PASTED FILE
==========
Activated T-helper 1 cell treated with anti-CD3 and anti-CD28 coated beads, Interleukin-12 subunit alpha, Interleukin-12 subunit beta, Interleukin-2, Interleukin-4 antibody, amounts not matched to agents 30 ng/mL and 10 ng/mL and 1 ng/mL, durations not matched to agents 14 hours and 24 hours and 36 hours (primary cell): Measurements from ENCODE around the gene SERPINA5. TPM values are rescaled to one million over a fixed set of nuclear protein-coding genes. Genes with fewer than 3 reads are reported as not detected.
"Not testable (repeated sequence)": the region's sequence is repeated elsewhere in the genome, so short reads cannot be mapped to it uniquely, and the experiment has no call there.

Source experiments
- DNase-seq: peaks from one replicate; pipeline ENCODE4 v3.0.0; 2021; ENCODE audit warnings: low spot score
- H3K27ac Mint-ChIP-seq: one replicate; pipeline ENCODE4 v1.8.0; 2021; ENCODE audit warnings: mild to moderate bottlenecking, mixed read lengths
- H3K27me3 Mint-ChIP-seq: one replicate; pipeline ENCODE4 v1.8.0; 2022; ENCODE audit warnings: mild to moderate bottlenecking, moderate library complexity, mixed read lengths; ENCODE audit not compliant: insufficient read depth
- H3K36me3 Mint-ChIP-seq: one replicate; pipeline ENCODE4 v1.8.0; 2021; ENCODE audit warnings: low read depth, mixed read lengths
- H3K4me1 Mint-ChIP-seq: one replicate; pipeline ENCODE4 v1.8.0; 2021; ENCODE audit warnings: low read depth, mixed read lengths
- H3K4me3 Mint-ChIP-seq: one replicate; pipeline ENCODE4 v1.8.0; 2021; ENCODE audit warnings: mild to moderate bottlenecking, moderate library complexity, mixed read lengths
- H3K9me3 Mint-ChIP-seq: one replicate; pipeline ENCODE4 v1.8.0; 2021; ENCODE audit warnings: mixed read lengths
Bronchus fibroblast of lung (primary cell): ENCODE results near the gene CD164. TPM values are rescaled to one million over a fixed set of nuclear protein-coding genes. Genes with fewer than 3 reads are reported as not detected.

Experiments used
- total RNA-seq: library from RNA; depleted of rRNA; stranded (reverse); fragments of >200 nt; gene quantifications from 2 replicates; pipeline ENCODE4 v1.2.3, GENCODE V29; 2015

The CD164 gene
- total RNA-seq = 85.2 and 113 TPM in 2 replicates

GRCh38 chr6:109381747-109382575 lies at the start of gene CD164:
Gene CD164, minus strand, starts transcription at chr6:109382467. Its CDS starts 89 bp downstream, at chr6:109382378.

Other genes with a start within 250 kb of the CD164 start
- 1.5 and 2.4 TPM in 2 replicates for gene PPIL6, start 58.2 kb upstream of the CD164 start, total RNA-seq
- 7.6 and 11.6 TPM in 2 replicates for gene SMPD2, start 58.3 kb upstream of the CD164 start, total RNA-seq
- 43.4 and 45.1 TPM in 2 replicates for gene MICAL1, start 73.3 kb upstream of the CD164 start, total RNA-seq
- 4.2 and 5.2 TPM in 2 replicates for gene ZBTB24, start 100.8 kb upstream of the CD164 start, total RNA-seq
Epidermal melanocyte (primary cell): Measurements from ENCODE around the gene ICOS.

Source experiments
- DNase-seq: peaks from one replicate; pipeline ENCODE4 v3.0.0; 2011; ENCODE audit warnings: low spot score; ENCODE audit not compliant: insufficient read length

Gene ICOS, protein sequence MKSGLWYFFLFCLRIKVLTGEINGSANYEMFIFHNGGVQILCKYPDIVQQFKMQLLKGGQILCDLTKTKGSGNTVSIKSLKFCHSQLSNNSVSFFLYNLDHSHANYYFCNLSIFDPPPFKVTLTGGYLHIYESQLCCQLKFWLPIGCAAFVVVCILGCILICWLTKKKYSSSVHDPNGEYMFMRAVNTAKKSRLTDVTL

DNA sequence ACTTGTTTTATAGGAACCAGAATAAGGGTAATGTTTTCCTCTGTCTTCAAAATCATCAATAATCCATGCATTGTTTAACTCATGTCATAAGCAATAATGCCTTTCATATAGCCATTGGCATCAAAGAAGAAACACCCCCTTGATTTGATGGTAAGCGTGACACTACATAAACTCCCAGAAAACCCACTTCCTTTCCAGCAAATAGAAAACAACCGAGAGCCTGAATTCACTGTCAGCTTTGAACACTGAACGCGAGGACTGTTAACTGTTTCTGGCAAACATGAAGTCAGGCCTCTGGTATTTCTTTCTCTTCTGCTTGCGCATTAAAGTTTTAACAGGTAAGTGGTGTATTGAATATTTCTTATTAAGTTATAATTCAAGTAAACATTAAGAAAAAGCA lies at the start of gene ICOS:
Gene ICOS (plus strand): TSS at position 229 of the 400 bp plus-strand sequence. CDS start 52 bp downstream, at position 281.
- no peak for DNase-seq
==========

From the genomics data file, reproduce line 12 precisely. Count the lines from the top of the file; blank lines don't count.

Experiments used